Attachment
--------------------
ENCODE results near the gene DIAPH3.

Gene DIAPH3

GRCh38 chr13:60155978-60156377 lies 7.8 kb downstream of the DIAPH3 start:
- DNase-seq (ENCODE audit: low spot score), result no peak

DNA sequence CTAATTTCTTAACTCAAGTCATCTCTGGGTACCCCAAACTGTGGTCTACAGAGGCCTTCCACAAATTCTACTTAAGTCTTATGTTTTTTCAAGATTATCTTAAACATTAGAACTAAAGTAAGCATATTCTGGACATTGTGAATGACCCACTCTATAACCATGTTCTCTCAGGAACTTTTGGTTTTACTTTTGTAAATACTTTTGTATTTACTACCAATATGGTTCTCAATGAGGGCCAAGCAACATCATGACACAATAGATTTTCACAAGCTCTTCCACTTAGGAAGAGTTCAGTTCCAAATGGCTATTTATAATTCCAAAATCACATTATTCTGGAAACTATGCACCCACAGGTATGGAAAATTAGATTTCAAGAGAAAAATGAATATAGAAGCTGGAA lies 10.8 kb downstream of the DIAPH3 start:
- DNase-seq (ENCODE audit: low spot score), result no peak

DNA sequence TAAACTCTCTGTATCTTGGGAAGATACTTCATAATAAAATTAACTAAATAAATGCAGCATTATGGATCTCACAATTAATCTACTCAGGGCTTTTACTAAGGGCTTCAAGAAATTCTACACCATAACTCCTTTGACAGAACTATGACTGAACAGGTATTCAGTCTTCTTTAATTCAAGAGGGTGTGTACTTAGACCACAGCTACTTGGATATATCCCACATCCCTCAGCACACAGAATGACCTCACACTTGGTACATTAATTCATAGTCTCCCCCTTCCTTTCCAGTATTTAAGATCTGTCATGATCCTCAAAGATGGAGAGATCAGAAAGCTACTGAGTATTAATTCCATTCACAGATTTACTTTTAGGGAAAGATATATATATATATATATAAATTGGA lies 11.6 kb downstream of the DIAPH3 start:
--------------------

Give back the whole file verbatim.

ENCODE results near the gene DIAPH3.

Gene DIAPH3

GRCh38 chr13:60155978-60156377 lies 7.8 kb downstream of the DIAPH3 start:
- DNase-seq (ENCODE audit: low spot score), result no peak

DNA sequence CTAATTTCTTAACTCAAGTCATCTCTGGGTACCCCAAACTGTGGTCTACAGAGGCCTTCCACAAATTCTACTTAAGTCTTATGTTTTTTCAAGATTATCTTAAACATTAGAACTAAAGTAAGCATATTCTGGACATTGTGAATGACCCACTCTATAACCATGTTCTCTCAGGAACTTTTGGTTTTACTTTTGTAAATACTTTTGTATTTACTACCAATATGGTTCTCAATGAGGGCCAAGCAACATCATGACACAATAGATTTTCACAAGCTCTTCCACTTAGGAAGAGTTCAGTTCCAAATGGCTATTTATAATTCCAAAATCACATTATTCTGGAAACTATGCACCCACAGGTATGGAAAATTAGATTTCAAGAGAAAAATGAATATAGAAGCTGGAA lies 10.8 kb downstream of the DIAPH3 start:
- DNase-seq (ENCODE audit: low spot score), result no peak

DNA sequence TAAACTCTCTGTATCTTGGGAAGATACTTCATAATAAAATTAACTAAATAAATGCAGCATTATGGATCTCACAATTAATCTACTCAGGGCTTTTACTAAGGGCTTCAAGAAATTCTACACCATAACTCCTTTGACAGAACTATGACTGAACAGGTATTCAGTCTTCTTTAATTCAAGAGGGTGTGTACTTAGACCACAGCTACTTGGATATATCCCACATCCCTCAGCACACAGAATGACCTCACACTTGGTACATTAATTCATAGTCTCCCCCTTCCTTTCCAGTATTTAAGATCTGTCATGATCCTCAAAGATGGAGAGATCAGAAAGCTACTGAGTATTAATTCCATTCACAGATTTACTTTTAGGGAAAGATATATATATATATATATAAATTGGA lies 11.6 kb downstream of the DIAPH3 start: